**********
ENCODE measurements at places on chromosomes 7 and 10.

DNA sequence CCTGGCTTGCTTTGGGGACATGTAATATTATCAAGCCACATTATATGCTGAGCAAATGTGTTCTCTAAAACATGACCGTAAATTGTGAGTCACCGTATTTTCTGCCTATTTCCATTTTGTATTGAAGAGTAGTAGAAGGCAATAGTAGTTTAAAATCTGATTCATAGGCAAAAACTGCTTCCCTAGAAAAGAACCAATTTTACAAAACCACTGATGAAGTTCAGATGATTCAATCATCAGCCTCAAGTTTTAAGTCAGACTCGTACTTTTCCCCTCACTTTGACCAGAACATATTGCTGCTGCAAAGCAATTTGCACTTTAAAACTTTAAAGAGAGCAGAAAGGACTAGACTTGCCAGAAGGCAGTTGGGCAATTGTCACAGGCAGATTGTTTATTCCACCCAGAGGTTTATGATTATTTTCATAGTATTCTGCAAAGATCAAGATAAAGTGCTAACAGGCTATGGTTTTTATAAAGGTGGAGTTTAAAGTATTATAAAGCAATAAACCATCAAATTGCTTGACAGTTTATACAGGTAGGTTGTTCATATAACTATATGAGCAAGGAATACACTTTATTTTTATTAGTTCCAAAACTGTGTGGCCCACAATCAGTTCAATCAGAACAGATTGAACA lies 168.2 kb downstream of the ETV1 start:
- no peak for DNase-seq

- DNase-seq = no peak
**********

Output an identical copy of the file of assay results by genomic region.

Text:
ENCODE measurements at places on chromosomes 7 and 10.

DNA sequence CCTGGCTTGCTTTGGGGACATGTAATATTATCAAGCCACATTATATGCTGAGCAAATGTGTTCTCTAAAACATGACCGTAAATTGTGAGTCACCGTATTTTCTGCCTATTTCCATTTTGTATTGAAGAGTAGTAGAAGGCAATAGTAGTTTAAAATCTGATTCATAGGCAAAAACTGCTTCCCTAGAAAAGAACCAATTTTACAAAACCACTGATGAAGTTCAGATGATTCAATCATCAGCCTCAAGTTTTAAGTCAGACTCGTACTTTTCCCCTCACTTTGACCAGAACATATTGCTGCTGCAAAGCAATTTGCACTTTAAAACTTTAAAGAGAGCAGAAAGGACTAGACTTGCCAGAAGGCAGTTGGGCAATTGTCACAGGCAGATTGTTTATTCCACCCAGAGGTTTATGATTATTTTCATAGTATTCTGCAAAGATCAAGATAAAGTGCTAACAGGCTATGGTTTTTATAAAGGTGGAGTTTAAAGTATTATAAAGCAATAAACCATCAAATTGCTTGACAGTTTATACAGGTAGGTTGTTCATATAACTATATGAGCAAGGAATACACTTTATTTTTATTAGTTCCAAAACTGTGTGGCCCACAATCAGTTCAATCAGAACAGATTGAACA lies 168.2 kb downstream of the ETV1 start:
- no peak for DNase-seq

- DNase-seq = no peak